San Francisco: 28 February 1850. Quarto bifolium (ca. 24,5x20 cm). 3 pp. Brown ink on blueish wove paper. Written in a legible hand, addressed, stamped and docketed on verso of the second leaf (San Francisco postal stamp). Fold marks, a couple of minor splits on folds, two minor holes on the second leaf after opening, but all words are readable; overall a very good letter.
Historically significant original letter with interesting details on the lumber business, gold mining and the urban development of San Francisco in the early years of the California Gold Rush. Melvin Borden, was an associate of the “Cook Borden & Co.” – a prospering lumber company from Fall River, Massachussetts, founded by one of the town’s most prominent businessmen Cook Borden (1810-1880), likely Melvin’s relative. The letter, written with numerous spelling mistakes, talks about the prices of lumber and carpenters’ wages in San Francisco, difficulty and high expense of hauling lumber through the city’s “allmost impasable” muddy streets after the winter rains, records the arrival of cargo ships, the results of gold mining in winter season, details on what quantities of cheese California miners tend to buy and San Francisco’s quick growth where “the population is probably about 30 thousand at this time, and one third live in tents owing to the high price that is asked for houses…” Overall an interesting content-rich letter from San Francisco during the California Gold Rush with a focus on the lumber business in the city.
Cook Burden was a prominent lumber dealer from Fall River, founding his company ca. in the 1840s. and supplying major mills and transportation companies in the region. He was also “president of the Union National Bank and a member of the Board of Investment of the Union Savings Bank and a Director in the Chace, Richard Borden and Tecumseh mills.” (Fenner, H.M. History of Fall River. New York, 1906, p. 187). The account books of “Cook Borden & Co.” for 1863-1914 are now deposited in the Special Collections of the Amherst Libraries, University of Massachusetts (http://scua.library.umass.edu/umarmot/borden-cook-fall-river-mass/).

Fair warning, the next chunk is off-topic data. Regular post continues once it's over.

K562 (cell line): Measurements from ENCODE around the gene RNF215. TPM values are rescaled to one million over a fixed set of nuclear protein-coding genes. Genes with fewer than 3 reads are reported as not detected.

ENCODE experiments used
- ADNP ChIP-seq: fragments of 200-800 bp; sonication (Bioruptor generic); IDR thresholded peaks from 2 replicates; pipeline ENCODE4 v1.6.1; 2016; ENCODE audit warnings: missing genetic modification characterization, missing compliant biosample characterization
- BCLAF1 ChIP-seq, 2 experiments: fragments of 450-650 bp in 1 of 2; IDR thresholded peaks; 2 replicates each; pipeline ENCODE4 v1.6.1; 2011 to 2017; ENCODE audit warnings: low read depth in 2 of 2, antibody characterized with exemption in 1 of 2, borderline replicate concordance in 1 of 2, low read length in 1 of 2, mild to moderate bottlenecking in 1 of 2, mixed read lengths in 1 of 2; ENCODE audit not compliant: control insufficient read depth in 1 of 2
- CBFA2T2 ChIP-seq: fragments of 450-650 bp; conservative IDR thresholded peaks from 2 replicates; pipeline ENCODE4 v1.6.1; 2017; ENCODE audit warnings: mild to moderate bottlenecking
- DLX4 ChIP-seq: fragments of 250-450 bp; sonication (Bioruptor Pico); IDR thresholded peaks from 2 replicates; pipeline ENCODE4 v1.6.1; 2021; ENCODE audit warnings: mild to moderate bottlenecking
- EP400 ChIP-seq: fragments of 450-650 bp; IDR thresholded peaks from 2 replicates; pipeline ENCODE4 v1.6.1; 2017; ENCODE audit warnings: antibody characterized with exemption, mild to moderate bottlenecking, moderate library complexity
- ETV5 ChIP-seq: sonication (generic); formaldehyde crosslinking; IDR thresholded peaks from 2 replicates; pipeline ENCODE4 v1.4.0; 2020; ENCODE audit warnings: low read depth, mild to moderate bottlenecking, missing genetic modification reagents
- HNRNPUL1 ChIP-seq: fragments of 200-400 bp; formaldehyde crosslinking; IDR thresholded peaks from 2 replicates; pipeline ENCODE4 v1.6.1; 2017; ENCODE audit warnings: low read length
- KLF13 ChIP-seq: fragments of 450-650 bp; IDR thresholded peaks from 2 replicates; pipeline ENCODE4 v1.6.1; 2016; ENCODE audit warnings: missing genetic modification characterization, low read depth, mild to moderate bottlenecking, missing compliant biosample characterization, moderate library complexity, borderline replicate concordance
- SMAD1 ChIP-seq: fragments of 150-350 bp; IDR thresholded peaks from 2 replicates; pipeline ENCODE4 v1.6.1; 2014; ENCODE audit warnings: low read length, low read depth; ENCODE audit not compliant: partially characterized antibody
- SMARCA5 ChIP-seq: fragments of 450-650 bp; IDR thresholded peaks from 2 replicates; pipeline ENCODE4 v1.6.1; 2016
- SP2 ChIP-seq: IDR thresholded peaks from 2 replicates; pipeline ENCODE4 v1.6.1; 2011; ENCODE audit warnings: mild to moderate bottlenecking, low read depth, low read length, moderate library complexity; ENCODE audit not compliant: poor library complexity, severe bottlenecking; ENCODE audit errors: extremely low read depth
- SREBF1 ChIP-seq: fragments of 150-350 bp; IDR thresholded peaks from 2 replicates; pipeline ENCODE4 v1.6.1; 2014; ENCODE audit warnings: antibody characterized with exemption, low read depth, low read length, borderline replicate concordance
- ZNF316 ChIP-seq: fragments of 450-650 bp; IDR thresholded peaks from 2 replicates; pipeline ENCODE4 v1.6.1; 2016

Excerpts from the letter (original spelling):
“Dear Sirs, I received your letter of the 10 of January, with a bill of lading enclosed in it, of lumber shipped in the Brigg Triumph and consigned to me wishing me to attend to the sail of said lumber and remit the proceeds to the sail forthwith to you, I will attend to that business as soon as the Brigg arrives here. Business is very dull here at present and has been for the most part of the winter owing to the bad state of the wether [sic!], the rainy season commenced soon after I arrived, and has continued nearly ever since. We are in hopes know [sic!] that it is nearly over. We have had very fine weather for about two weeks with a little rain occasionally only, the streets have been allmost impasable [sic!] which made it very difficult to hall [sic!] lumber or even get about. The price for hawling [sic!] lumber has been from 30 to 40 dollars per thousand this winter and sometimes we could not get it hawled [sic!] at all by teams, but we have adopted a new plan in some instances where there has [sic!] been men placed at convenient distances to pass boards from one to the other, by so doing have been able to continue what little work was going on. When the streets are good the regular price is about 10 dollars per m.
We have done but little more than pay our expenses here this winter. The Town is full of carpenters and wages is a getting down some what carpenters can be had at this time say from 6 to 12 dollars per day. Money is worth 10 percent per month and scarce at that but it is thought will be plentyer [sic!] as soon as the miners begin to come down, and they have continued comeing [sic!] with their piles, some are going home in the next steamer, others will leave their gold here and return to the mines. From the best information I can get the miners have done very well this winter. I meen [sic!] those that have actually worked, not those that have been idling their time away prospecting and gambling <…> The workers have everaged [sic!] this winter on the dry digings [sic!] about one ounce per day. There is a great rush at this time for the mines, and we think of going as soon as the Mary Mitchel arrives and we shall have made sail [sic!] of our lumber.
The Chesapeake Capt. Marvell has arrived, her pasage [sic!] from home was 146 days, sailing days 130. She has lost 2 of her pasengers [sic!] George Benet and Benjamin Marble, George Benet died 3 days out, Benjamin Marble died 2 days before the schoner [sic!] arrived and was brought in and buried on shore and I was present at the funeral. <…> They have made sail [sic!] of their lumber at 65 dollars per thousand, landed on the shore and have sold their chees [sic!] one cast at 60 cts. <…> The chees [sic!] was the hansomest [sic!] that has been in market and in first rate order, but the packages to [sic!] large. For the mines chees should be put up in boxes weighing from 15 to 20 lbs, that being about the quantity that miners wish to perchase [sic!]. Lumber is worth from 75 to 125 dollars per thousand and a large quantity in the market and daily arivings [sic!] <…>
California is a great Country and Sanfrancisco [sic!] is geting [sic!] to be a great citty [sic!], the population is probably about 30 thousand at this time, and one third live in tents owing to the high price that is asked for houses, provisions are plenty and comparatively low, goods of all kinds are plenty and comeing [sic!] daily.”.
Price: $1,250.00 USD